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Cityscape: Volume 17 Number 2 | Article 6


The goal of Cityscape is to bring high-quality original research on housing and community development issues to scholars, government officials, and practitioners. Cityscape is open to all relevant disciplines, including architecture, consumer research, demography, economics, engineering, ethnography, finance, geography, law, planning, political science, public policy, regional science, sociology, statistics, and urban studies.

Cityscape is published three times a year by the Office of Policy Development and Research (PD&R) of the U.S. Department of Housing and Urban Development.

Affordable, Accessible, Efficient Communities

Volume 17, Number 2

Mark D. Shroder

Michelle P. Matuga

Adoption of High-Performance Housing Technologies Among U.S. Homebuilding Firms, 2000 Through 2010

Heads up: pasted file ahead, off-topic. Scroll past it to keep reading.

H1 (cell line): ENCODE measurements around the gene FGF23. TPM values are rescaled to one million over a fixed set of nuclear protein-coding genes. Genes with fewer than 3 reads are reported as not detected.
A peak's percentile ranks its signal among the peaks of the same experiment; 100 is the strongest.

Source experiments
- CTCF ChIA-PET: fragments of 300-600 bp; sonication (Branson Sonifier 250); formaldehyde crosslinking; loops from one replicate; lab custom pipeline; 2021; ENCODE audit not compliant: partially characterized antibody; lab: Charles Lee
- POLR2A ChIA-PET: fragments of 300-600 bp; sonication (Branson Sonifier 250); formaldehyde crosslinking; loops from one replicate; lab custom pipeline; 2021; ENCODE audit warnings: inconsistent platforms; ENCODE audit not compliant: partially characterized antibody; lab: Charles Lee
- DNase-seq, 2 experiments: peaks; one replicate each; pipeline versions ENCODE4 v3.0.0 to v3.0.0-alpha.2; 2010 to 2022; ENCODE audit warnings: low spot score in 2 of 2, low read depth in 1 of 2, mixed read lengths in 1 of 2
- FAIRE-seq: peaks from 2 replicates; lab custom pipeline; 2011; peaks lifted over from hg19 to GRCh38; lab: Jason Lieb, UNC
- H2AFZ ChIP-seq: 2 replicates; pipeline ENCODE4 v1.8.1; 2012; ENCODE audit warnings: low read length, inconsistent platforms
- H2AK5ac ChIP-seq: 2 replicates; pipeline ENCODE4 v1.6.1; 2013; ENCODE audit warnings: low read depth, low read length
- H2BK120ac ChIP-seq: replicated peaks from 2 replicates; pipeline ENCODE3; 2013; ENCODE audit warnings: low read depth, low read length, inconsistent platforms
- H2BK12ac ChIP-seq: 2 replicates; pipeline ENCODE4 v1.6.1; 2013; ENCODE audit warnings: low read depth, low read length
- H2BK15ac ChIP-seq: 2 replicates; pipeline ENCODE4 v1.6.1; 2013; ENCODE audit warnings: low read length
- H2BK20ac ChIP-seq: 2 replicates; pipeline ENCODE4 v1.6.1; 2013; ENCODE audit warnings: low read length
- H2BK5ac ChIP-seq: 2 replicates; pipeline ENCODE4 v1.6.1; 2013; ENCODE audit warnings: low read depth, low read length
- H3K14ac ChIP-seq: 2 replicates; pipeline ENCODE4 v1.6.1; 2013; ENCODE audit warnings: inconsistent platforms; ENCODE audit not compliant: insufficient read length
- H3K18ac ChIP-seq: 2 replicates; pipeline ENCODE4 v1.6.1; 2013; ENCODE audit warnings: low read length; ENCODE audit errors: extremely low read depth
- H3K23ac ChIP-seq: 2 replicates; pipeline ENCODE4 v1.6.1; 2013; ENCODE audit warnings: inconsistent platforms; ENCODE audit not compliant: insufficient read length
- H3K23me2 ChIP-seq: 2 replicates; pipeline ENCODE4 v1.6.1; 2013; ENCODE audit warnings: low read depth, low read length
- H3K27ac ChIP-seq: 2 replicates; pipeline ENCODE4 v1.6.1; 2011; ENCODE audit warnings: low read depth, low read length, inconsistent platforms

Andrew P. McCoy
C. Theodore Koebel
Virginia Tech

Andrew R. Sanderford
University of Arizona

Christopher T. Franck
Matthew J. Keefe
Virginia Tech


This article describes foundational processes of a larger project examining U.S. home builders’ choices to adopt innovative housing technologies that improve the environmental performance of new single-family homes. Home builders sit at a critical juncture in the housing creation decision chain and can influence how new housing units change related to energy consumption, and the units they produce can also reflect shifting technology, demography, and policy landscapes. With some exceptions, U.S. home builders have been characterized as being slow to adopt or resistant to the adoption of product and process innovations, largely because of path-dependent and risk-averse behavior. This article focuses on home builder choices by analyzing a summary of innovation adoption literature and that literature’s relationship to homebuilding. Researchers then describe analytical approaches for studying home builders’ choices and markets at a Core Based Statistical Area level, the data and statistical methodologies used in the study, and the policy implications for promoting energy efficiency in housing. Future work will draw on the foundation presented in this article to specify versions of this generic model and report results using improved quantitative analyses.

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